I white knuckled almost the ENTIRE drive! The traffic was horrible and I felt my heart racing, as it took us over an hour to get there!
But just as we walked in the doors of this amazing hospital, I felt the tension melt away. The cool air hit me and Bailey and I raced to the elevators. We rode to the third floor, to the genetics clinic and met with some amazing people!
I was feeling very blessed that my daughter and I had an opportunity to visit the NF Clinic, knowing that there are so many families out there who are lucky to find a doctor who is well educated about Neurofibromatosis.
We met with Dr. Lohr, who was really awesome. A Pediatrician, who has now taken an interest in childhood disorders (specifically NF) I was immediately impressed with her. Some doctors come off as rushed, impersonal, get-to-the-point type of people...Dr. Lohr, however spent quite a bit of time with us.
She examined Bailey, first starting with simple reflexes. Then Eyes, Ears, Mouth, Nose. She noted that Bailey's blood pressure was a bit high. This really concerned me, but I was told that many things can be a factor of making blood pressure high....for example, running up stairs, being sick, or simply being nervous.
We will have blood pressure checks frequently to rule out any problems.
Dr. Lohr counted Bailey's "spots"...This has always been the most uncomfortable part of an exam for me. While I was at NIH, participating in NF research, I was actually examined under black lights, from head-to-toe.
I think I was more concerned with my jiggly belly, then my actual tumors...but I got through it, and hey, what's a little embarrassment, if it's in the name of research, right? :)
Before the Dr. left, I handed her a handful of 'Thriving with NF' bracelets, and she was excited to ask if she could hand them out to the other NF families. :) *YAY*
Next we met with Jane Cahn. A wonderful lady who works with the Children's Tumor Foundation. We sat and talked for a while...I asked Jane about becoming a part of CTF and she was thrilled to tell me that she wanted me to write for the newsletter, and possibly volunteer at the hospital, to help newly diagnosed families deal with all that Neurofibromatosis brings.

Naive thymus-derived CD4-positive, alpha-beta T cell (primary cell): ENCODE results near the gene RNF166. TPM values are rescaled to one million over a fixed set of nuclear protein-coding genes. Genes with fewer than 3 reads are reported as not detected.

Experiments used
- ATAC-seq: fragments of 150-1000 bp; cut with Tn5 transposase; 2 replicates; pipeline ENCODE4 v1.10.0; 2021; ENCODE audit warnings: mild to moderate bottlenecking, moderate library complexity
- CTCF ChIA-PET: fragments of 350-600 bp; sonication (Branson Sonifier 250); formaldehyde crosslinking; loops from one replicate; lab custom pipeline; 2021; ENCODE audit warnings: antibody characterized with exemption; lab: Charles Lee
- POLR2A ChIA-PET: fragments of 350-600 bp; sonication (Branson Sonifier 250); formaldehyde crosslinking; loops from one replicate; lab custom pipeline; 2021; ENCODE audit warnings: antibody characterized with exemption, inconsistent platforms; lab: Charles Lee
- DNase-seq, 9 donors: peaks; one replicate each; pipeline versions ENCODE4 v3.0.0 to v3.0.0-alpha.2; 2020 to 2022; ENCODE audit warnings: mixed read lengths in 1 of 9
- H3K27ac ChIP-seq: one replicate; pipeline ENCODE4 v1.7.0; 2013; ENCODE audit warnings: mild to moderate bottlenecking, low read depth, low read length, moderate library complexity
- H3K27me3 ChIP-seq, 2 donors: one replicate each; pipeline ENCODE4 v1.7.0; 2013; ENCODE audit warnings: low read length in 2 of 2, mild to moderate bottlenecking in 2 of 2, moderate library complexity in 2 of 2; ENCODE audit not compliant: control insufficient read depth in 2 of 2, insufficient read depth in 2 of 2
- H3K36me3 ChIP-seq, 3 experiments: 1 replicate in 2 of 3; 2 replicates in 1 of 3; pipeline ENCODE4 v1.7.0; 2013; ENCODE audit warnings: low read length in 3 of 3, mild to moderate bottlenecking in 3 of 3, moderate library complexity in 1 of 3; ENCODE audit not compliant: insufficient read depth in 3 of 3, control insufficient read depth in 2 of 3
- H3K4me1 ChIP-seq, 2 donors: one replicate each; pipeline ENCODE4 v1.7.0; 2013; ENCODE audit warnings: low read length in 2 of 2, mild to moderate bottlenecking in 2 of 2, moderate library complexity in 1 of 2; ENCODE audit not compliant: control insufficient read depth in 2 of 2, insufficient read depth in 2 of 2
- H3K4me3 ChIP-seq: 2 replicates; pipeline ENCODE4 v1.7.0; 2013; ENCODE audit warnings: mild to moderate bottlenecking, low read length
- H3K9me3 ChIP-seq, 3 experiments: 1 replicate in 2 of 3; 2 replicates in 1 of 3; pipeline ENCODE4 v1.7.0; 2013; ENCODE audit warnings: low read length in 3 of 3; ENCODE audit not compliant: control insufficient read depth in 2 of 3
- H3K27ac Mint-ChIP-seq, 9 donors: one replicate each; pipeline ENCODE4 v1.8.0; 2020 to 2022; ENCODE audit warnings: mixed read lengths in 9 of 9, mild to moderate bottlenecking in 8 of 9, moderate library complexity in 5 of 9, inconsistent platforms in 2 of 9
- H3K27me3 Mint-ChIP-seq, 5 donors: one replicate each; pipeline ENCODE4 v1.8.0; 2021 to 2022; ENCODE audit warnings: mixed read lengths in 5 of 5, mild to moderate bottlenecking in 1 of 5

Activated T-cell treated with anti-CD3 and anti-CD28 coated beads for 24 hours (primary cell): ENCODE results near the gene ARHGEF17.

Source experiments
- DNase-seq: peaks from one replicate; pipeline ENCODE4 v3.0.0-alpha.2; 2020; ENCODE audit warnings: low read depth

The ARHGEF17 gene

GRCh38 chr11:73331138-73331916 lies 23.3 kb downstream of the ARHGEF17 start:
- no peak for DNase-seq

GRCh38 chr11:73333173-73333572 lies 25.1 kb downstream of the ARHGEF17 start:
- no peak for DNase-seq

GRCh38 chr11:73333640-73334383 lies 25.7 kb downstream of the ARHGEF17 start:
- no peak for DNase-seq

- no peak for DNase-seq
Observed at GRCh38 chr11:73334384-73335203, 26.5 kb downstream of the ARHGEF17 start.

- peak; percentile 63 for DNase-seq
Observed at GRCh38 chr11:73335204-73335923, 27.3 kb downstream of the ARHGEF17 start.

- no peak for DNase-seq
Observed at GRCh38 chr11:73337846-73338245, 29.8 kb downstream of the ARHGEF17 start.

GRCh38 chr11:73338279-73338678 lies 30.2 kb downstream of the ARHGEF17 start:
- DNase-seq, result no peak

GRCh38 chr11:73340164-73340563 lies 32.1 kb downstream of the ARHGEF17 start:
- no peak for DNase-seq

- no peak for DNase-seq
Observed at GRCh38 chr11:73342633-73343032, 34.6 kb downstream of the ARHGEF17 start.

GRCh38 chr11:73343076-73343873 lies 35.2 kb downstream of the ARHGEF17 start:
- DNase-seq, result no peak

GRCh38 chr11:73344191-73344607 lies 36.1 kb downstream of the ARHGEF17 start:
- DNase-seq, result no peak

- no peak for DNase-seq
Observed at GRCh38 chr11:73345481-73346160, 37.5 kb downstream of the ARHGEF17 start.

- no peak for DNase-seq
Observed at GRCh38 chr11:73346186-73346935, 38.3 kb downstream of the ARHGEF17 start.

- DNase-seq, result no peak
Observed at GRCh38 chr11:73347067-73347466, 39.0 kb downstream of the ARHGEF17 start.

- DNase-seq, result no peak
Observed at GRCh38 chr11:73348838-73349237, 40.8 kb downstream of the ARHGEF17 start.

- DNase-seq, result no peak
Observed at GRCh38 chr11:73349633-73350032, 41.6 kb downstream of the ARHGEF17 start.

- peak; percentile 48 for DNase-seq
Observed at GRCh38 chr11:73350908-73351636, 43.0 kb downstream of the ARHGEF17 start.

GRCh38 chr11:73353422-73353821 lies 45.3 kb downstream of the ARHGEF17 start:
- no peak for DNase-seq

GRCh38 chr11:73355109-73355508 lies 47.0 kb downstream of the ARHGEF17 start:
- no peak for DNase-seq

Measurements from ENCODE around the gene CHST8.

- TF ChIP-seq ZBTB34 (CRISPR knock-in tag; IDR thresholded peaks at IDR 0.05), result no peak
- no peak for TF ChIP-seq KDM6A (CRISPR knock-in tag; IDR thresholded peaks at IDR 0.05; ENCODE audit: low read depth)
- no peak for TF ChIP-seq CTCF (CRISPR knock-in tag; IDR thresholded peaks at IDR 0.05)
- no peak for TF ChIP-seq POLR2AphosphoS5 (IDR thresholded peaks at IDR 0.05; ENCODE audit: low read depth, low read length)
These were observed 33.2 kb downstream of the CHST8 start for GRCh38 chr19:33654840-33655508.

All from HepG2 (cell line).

Dr. Gary Bellus was the last doctor we visited with. He told me how happy he was to see a family who was THRIVING with this disorder. He answered a few questions I had about NF....which really made me happy. I had grown very tired of the "I don't know" responses from so many doctors.
My questions were:
1- If a person does NOT present with plexiform neurofibromas during childhood, what are the chances they will develop them as an adult?
***Answer: "It is VERY unlikely, that a teenager or adult will suddenly present with a plexiform. They are typically diagnosed in childhood. But it is possible for someone to be unaware they have a plexiform--because they were not imaged or diagnosed...or just because of lack of proper health care."
2-Optic Gliomas. How likely is it for an adult to develop a optic glioma?
***Answer: "Very unlikely for an adult to be suddenly diagnosed with an optic glioma. These Tumors are diagnosed in childhood, after MRI imaging." He went on to say that baseline MRI's are not typically ordered for children who are not presenting symptoms to warrant further testing.
As we were leaving, Jane invited Bailey and I to the NF Symposium on Sunday. She will be a speaker there--how could I say no to that!? So, Bailey and I have a date to spend all day Sunday at the hospital, to learn more about NF, and meet others dealing with this diagnoses.
All in all it was a GREAT visit. Bailey got to mention that she may be participating in NF research at Vanderbilt University in November....and even bragged up her mom, for writing a book...what a great kid!
I am finding that the more I learn and get involved with NF related things, the easier it is to Thrive with my disorder. It could be things like shaking someones hand at a walk that raises money for CTF. It could be the doctors who really take the time to learn the ins and outs of an extremely complicated disorder, or it could be my beautiful, quiet daughter, who suddenly comes to life when she talks about her own battles with NF...and how she feels about living with the complications.
The fact remains...If you plan to Thrive with anything in your life....You must first understand it. Then surround yourself with others who are dealing with the same thing. Knowing you are not alone in your struggles is a key part in not allowing those struggles to consume you.